On Monday, Americans celebrate the birth of George Washington, a man generally known for instilling the office of U.S. President with dignity and gravitas. But not every moment in presidential history could quite be described with those two adjectives. For Presidents’ Day, Cormac O’Brien — author of Secret Lives of the U.S. Presidents and Secret Lives of the First Ladies — picks five of the most unusual anecdotes from the more than 200-year history of the American presidency.
Andrew Jackson’s Wild Inauguration
Jackson, the first president who didn’t hail from the Eastern establishment, began his administration with the wildest of all inaugural parties. In the years leading up to his election in 1828, many states had loosened the requirements for enfranchisement, dramatically expanding the vote. Jackson, a dueling frontier legend and war hero, represented a rejection of the elitist status quo — a populist who owed his election to the ordinary man. In the days leading up to the inauguration, folks from all over the country flocked to the capital, eager to get a glimpse at their new president. The lodging quickly filled up, and visitors took to sleeping out in the open. Washington became a campground. On March 4, 1829, Jackson took the oath of office, delivered a speech, and headed to the executive mansion for what was intended to be a dignified reception.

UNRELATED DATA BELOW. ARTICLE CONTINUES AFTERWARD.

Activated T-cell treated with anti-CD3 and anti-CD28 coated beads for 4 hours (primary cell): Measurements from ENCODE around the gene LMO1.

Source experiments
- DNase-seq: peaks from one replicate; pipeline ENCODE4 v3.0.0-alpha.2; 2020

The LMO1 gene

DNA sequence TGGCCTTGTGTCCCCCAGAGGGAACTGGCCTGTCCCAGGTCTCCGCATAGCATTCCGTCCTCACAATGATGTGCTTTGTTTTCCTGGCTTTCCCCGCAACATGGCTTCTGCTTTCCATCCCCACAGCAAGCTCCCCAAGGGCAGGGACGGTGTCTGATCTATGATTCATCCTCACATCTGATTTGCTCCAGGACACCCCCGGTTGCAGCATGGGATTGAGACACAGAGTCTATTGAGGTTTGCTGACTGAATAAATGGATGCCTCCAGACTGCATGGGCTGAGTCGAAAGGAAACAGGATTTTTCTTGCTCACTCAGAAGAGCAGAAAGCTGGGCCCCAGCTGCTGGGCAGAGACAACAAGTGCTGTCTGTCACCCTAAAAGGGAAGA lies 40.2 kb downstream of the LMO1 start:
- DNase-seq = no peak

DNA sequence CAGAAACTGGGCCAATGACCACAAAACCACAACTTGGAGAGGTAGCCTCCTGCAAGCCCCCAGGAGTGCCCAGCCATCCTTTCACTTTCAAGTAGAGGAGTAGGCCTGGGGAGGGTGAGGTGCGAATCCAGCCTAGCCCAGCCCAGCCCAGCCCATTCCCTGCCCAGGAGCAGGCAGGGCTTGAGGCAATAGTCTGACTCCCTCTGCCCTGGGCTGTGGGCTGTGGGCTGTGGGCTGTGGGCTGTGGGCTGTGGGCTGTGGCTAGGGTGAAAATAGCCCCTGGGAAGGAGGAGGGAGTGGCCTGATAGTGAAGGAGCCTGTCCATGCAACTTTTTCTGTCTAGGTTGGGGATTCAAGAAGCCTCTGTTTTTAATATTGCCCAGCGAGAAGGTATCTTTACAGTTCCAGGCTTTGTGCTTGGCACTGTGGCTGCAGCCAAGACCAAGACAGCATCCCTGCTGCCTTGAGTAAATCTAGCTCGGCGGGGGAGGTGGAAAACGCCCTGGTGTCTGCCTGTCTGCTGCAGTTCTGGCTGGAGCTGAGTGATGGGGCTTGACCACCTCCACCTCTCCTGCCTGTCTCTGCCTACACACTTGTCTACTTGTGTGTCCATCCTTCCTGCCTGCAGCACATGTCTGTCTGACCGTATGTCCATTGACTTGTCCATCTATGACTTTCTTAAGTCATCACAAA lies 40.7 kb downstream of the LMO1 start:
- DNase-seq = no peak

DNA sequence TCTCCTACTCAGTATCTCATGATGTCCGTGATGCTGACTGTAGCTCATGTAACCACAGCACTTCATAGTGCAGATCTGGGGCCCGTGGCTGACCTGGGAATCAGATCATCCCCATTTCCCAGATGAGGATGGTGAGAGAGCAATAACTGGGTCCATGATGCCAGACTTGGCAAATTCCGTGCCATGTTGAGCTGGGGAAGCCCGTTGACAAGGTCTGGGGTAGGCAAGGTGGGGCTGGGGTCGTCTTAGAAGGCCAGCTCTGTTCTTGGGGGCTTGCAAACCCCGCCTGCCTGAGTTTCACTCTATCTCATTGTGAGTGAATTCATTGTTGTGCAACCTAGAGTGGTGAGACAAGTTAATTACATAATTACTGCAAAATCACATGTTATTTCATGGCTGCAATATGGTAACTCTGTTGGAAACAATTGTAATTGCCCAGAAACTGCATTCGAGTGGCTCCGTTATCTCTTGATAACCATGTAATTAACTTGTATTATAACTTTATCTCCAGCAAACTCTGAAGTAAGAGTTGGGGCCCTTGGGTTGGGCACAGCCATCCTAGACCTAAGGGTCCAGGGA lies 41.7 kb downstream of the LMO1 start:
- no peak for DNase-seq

The masses went with him, and what followed was anything but dignified. “Country men, farmers, gentlemen, mounted and dismounted, boys, women and children, black and white, carriages, wagons all pursuing him to the President’s house,” recalled one eyewitness. Cramming recklessly into the mansion, the surge of partiers clamored to be near the man of the hour and shake his hand. Bedlam ensued as they trampled on the furniture, ground food into the carpet, drank themselves bulletproof, fought and groped each other, helped themselves to “souvenirs” and ransacked the kitchen. Jackson decamped through a window to save himself. Desperate staff members finally put the booze out on the lawn to disperse the crowd, sparing the building from further harm.
Grover Cleveland’s Scandalous Wedding
On June 2, 1886, Cleveland became the first and only president to get married in the White House. And it was a grand affair indeed: As the black-tie nuptials proceeded in the Blue Room, throngs of ordinary Americans gathered outside the mansion to get a peak at their new first lady, Frances Folsom.
She was already a national sensation. Cleveland had announced the engagement just five days earlier, ending a year-long secret (along with his bachelorhood) and galvanizing the nation’s excitement. Just 21 years old, Frances — a dark-haired beauty with a bachelor’s degree from Wells College — would become the youngest First Lady in history, and one of the most beloved. But it wasn’t just her grace or good looks or fluency in French that piqued everyone’s interest; it was also that “Uncle Cleve,” as she had long since dubbed Grover, was once her surrogate father. Indeed, the girl’s first baby carriage had been a gift from Cleveland, who practiced law with Frances’s father, Oscar. The little girl was just 11 when Oscar died in a carriage accident, at which time Cleveland stepped in as her guardian. After watching her blossom over the years into an extraordinary young woman, he eventually fell in love with his charge. That she readily accepted the proposal — and that Cleveland was 28 years her senior — made for sensational newspaper copy.